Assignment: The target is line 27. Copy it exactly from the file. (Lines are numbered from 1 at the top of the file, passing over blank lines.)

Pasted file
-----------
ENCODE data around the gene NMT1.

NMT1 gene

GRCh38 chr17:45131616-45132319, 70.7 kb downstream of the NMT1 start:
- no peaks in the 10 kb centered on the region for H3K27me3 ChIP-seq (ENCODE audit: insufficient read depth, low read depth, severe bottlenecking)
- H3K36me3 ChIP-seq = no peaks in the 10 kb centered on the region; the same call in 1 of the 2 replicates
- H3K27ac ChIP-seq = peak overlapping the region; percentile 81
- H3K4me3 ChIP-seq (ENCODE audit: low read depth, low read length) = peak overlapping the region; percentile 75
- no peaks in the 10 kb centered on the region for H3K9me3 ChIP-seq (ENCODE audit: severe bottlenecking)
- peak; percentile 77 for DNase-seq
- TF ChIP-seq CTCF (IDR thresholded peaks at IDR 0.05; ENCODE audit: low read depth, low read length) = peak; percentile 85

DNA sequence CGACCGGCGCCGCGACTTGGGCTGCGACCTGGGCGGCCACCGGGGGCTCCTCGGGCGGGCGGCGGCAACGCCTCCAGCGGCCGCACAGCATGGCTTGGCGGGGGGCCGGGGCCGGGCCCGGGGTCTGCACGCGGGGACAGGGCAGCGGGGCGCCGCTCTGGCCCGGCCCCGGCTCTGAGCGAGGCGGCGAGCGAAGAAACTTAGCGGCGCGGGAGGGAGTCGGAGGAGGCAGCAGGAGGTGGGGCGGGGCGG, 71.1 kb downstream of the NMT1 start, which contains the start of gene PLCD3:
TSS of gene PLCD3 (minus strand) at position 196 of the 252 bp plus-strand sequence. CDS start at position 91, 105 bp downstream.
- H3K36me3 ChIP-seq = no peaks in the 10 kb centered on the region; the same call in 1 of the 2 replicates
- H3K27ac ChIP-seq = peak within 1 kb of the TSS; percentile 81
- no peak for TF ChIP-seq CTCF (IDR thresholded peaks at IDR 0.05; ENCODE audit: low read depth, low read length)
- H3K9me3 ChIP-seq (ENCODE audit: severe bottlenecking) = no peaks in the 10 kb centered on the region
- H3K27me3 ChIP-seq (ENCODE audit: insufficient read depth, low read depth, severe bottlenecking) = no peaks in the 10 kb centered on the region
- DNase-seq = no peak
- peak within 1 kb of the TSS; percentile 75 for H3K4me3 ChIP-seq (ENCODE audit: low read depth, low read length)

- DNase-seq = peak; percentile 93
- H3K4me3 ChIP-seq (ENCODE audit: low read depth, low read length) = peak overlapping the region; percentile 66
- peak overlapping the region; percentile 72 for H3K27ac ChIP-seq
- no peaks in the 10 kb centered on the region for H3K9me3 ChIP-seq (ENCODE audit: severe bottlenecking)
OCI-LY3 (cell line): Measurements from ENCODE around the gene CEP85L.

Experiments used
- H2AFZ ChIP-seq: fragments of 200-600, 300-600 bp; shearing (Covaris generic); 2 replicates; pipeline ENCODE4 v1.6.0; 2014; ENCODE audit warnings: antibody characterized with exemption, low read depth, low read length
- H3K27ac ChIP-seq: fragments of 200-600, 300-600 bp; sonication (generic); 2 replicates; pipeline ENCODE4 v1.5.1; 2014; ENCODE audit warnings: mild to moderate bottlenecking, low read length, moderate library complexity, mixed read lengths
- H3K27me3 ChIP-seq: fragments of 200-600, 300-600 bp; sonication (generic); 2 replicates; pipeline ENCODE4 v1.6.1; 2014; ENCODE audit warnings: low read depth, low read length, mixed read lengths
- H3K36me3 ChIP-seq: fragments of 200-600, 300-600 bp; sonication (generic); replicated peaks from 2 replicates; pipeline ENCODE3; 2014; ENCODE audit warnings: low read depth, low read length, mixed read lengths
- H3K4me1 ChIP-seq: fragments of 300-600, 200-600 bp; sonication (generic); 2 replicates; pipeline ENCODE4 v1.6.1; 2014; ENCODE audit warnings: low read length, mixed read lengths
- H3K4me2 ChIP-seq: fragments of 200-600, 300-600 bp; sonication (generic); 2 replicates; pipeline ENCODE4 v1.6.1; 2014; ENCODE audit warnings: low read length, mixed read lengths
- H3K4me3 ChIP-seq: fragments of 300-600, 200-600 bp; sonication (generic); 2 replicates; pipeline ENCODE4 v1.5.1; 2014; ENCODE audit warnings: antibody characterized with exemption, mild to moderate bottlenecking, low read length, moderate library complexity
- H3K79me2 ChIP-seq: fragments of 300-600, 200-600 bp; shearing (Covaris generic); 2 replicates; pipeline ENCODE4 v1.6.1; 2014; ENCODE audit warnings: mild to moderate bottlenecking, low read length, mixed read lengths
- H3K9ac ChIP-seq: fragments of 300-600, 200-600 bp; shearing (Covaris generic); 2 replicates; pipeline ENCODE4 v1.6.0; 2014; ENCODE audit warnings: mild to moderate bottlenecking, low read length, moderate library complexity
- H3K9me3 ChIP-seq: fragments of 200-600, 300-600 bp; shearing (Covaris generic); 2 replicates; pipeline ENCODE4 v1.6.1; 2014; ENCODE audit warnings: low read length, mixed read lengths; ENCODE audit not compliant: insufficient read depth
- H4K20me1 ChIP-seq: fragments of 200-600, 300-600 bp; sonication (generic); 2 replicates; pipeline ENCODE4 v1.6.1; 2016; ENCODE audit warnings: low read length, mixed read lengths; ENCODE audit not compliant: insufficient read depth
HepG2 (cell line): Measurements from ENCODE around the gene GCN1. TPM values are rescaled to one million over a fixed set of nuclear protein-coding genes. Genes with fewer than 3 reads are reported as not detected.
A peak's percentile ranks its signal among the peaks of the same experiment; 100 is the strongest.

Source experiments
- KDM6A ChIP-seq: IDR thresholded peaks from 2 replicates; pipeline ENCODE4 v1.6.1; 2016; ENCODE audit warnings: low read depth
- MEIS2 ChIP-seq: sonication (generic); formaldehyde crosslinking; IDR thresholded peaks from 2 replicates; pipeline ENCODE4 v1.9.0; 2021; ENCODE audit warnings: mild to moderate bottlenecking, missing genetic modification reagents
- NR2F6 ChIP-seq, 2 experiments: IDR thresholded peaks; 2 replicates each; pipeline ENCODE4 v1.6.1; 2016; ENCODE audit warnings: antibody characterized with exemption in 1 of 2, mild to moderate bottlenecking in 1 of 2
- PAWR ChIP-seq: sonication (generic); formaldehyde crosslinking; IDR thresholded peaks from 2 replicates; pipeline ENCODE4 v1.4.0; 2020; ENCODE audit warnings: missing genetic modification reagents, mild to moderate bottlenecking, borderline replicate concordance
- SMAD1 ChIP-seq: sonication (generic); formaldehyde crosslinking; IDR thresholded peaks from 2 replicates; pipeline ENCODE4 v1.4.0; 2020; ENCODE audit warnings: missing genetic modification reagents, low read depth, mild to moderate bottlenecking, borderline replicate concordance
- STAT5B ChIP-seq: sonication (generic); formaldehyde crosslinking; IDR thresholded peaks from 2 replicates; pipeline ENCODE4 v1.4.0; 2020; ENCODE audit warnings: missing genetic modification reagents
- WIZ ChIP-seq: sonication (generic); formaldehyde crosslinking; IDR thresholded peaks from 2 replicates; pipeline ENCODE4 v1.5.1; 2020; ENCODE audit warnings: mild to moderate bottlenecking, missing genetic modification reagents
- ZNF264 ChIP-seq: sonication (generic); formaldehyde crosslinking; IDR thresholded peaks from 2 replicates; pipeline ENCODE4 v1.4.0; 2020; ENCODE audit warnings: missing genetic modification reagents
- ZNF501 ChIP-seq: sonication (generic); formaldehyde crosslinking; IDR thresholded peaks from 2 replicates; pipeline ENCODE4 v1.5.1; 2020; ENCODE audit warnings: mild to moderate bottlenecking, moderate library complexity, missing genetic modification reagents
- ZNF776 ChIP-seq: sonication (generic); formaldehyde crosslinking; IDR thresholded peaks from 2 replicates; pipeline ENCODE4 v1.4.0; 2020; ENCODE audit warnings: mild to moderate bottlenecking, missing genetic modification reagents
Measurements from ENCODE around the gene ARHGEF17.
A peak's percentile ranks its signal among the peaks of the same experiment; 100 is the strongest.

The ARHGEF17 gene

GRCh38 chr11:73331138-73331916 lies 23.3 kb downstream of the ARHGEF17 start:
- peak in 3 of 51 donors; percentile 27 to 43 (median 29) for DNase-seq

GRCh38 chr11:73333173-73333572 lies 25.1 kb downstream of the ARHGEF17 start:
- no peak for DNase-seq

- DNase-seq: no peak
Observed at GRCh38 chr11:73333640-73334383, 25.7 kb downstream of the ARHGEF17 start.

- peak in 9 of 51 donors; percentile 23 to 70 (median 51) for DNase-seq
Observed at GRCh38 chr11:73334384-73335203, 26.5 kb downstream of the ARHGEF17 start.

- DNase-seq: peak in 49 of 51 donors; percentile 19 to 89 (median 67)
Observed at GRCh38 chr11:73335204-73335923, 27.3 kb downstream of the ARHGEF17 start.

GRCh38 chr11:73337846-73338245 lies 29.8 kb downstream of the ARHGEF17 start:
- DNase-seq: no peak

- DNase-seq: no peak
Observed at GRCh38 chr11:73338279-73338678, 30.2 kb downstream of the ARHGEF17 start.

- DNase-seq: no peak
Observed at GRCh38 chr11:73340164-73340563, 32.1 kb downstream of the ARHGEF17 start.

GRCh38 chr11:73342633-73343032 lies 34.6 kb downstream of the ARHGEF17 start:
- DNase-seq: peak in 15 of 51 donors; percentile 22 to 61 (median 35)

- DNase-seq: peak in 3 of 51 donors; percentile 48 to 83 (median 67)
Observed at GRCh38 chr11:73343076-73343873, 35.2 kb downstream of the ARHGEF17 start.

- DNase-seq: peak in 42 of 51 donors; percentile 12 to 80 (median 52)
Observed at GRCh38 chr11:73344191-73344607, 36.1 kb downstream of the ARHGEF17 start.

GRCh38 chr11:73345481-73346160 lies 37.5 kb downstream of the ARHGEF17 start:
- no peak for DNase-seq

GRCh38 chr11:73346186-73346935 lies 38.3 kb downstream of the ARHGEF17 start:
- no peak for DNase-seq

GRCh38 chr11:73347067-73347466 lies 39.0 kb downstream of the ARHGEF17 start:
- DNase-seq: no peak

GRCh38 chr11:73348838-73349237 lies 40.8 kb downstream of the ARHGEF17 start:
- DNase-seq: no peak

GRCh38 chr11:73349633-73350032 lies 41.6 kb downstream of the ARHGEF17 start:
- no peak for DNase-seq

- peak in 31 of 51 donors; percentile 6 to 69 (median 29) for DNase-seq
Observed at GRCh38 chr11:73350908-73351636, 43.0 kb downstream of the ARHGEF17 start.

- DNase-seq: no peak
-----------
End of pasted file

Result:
- H3K27ac ChIP-seq: fragments of 200-600, 300-600 bp; sonication (generic); 2 replicates; pipeline ENCODE4 v1.5.1; 2014; ENCODE audit warnings: mild to moderate bottlenecking, low read length, moderate library complexity, mixed read lengths